State v. Austin, 91 N.M. 793, 581 P.2d 1288 (1978)

June 27, 1978 · Court of Appeals of New Mexico · Nos. 3400, 3401
91 N.M. 793, 581 P.2d 1288

581 P.2d 1288

STATE of New Mexico, Plaintiff-Appellant, v. Johnny AUSTIN and Leonardo Hooks, Defendants-Appellees.

Nos. 3400, 3401.

Court of Appeals of New Mexico.

June 27, 1978.

Rehearing Denied July 10, 1978.

*794Toney Anaya, Atty. Gen., Robert G. Sloan, Asst. Atty. Gen., Santa Fe, for plaintiff-appellant.

Sarah M. Singleton, Pickard & Singleton, Santa Fe, for defendants-appellees.


WOOD, Chief Judge.

These consolidated appeals present questions concerning the search of the trunk of the automobile driven by Hooks and in which Austin was a passenger. We discuss: (1) defendants’ standing, and (2) consent to search.

Defendants’ automobile was going 65 m.p.h. in a 55 m.p.h. zone. The state police officer stopped the vehicle for the purpose of issuing a ticket for speeding. Hooks’ driver’s license had expired. The officer was shown a “temporary transfer” card filled out in pencil with a possible alteration of the year shown on the card. The officer became suspicious that the car was stolen, and asked what was in the trunk. Informed there was luggage, the officer asked permission to look. Hook said either “Yes” or “Okay”, and without hesitation, opened the trunk.

There was luggage in the trunk. In addition, the officer saw a partially open paper sack from which the top of a prescription bottle protruded. The officer opened the sack, there was cocaine in the bottle. Thereafter the car was searched, marijuana and additional incriminating evidence were discovered and seized. Defendants moved to suppress “all evidence or items seized”. After an evidentiary hearing, the trial court suppressed the cocaine. The State appealed.

Defendants’ Standing

The State contends the motion to suppress should have been denied because defendants’ lacked standing. The State as.serts that defendants failed to affirmatively show that they were legitimately in the vehicle that was searched. Defendants were charged with possession of cocaine with intent to distribute, and possession of marijuana.

Defendants had standing because possession of the cocaine and marijuana were essential elements of the offenses with which they are charged. State v. Nemrod, 85 N.M. 118, 509 P.2d 885 (Ct.App.1973), overruled on other grounds in State v. Vigil, 86 N.M. 388, 524 P.2d 1004 (Ct.App.1974), cert. denied, 420 U.S. 955, 95 S.Ct. 1339, 43 L.Ed.2d 432 (1975); see State v. Ellis, 88 N.M. 90, 537 P.2d 698 (Ct.App.1975); State v. Torres, 81 N.M. 521, 469 P.2d 166 (Ct.App.1970).

Relying principally on an overruled Maryland decision, the State contends State v. Nemrod, supra, should no longer be followed. We disagree. A defendant charged with possession has standing to challenge the validity of the seizure of the items allegedly possessed.

Consent to Search

The trial court found there was a valid consent to search the trunk of the automobile. The trial court also found that the consent was “factually established by clear and convincing evidence.” Nevertheless, *795the trial court suppressed the cocaine on the basis that State v. Ruud, 90 N.M. 647, 567 P.2d 496 (Ct.App.1977) required this result.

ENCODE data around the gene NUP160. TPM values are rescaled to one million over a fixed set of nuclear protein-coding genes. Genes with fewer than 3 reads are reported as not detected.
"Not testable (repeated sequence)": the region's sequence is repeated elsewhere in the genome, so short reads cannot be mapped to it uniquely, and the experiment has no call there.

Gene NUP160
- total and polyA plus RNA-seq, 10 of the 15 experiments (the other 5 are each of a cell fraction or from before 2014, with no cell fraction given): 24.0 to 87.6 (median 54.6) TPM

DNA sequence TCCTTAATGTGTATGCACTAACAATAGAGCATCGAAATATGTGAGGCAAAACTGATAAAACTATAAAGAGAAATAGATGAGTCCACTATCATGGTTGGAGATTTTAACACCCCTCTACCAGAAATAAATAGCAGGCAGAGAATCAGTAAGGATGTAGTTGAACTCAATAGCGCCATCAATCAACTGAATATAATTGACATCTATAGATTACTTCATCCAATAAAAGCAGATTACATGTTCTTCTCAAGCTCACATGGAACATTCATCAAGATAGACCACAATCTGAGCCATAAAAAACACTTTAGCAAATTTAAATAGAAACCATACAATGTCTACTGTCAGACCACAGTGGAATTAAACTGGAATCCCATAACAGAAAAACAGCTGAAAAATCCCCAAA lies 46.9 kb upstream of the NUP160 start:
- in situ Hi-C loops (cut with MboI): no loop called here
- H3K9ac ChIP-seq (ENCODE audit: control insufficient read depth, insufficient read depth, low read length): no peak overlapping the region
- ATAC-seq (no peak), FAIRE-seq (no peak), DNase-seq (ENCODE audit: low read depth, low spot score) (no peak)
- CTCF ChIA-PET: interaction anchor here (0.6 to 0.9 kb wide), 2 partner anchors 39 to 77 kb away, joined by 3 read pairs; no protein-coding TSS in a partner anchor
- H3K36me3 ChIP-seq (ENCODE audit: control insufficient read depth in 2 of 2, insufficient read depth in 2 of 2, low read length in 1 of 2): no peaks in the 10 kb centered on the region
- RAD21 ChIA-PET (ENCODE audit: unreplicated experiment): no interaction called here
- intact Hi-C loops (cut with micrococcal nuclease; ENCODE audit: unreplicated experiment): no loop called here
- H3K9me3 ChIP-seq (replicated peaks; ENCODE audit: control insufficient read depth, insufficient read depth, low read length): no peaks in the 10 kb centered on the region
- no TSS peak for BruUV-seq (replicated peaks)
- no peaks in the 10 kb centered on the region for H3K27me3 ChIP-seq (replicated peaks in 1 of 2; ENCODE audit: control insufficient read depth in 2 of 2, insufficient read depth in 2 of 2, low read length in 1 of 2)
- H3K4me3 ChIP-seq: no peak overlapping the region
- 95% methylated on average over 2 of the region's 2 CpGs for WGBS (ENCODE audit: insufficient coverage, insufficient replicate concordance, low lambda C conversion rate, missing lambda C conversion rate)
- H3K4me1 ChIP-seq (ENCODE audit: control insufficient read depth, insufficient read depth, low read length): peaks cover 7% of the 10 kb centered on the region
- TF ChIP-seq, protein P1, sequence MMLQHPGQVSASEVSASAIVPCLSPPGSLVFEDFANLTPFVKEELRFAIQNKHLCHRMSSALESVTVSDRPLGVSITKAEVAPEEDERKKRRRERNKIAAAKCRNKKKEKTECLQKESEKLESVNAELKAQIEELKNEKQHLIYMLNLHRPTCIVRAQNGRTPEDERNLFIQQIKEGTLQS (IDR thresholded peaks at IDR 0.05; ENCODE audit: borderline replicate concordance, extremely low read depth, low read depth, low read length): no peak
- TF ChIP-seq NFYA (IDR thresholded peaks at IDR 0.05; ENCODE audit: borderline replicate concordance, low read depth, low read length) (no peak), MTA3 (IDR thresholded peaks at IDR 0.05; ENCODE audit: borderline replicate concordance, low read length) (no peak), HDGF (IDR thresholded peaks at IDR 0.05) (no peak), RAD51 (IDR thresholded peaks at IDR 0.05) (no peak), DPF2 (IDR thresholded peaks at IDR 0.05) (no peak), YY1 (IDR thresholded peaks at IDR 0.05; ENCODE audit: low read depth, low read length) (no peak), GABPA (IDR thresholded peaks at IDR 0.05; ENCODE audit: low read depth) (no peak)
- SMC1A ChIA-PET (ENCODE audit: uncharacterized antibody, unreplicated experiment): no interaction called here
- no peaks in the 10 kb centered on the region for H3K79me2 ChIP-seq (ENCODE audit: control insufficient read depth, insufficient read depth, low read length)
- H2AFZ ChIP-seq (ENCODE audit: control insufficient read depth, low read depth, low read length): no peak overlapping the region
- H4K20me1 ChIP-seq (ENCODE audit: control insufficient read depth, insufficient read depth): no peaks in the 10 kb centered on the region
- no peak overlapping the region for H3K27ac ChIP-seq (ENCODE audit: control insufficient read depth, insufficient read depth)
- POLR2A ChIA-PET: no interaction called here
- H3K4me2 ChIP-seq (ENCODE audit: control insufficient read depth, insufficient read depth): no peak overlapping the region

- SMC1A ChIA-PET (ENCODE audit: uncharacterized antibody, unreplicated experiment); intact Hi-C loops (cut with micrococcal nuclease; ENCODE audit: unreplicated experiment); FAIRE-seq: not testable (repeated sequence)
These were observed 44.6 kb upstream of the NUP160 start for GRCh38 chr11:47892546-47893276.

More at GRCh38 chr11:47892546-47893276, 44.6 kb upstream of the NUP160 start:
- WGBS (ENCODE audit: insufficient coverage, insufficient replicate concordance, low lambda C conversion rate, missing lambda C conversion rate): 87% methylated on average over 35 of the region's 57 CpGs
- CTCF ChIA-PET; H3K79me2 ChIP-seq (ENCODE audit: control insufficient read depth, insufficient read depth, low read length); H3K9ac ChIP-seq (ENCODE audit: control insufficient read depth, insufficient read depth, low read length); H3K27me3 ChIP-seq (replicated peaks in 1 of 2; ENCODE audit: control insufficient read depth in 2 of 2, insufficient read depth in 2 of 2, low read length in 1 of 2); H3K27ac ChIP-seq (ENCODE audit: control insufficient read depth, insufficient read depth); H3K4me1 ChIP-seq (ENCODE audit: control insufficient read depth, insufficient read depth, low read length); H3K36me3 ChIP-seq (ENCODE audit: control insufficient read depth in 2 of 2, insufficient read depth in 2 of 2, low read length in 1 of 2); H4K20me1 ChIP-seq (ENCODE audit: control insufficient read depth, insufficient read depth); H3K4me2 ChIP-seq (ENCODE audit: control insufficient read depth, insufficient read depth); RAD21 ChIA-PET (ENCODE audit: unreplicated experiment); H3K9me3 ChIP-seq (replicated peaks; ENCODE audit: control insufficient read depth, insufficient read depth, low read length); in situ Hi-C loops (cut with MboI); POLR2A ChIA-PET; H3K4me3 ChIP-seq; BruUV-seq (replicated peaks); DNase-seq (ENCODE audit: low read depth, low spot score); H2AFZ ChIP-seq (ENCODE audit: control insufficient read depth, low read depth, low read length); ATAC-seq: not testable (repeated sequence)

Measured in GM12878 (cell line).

The trial court’s findings are consistent with Ruud, supra. Under those findings, Ruud, supra, did not require that the cocaine be suppressed. The trial court found a legitimate stop for speeding, that the officer had a reasonable basis for a “stolen automobile investigation”, that Hooks consented to the officer looking in the trunk and without hesitation opened the trunk, that when giving consent there was nothing in the circumstances that was coercive or indicative of coercion other than the presence of the officers, that defendants presented no evidence of lack of valid consent. Prom the findings, the trial court could properly rule the evidence was clear and convincing, as required in State v. Ruud, supra.

Contrary to defendants’ contention, the trial court’s findings are supported by substantial evidence. This evidence is much more than was present in Ruud, supra; thus, this case is factually distinguishable from Ruud, supra. The evidence in this case “could properly be construed as consent on this defendant’s part to look into and make a search of the trunk.” ' State v. Bloom, 90 N.M. 192, 561 P.2d 465 (1977).

Defendants argue:

Even assuming the consent to look into the trunk was valid, the consent was limited on its face to looking into the trunk to see if there was luggage. The officer’s sole purpose for looking into the trunk was to determine whether there was luggage, the presence'of which would have indicated the car was not stolen. Once the officer saw the luggage his viewing should have ceased. He had neither reason nor permission to seize the paper bag nor to search it.

This argument is a cunning attempt to confuse the facts. It is true that the officer was not looking for anything but luggage. He testified he opened the paper sack because he was curious. The officer’s personal motivations are not pertinent. Hooks consented to a search of the trunk and this consent was unlimited. There is no issue concerning a search in scope beyond the consent given. Searching pursuant to the consent, the officer could properly seize contraband found during the search. See State v. Alderete, 88 N.M. 619, 544 P.2d 1184 (Ct.App.1976).

The order of the trial court, suppressing the cocaine, is reversed. The cause is remanded for further proceedings.


HENDLEY and LOPEZ, JJ., concur.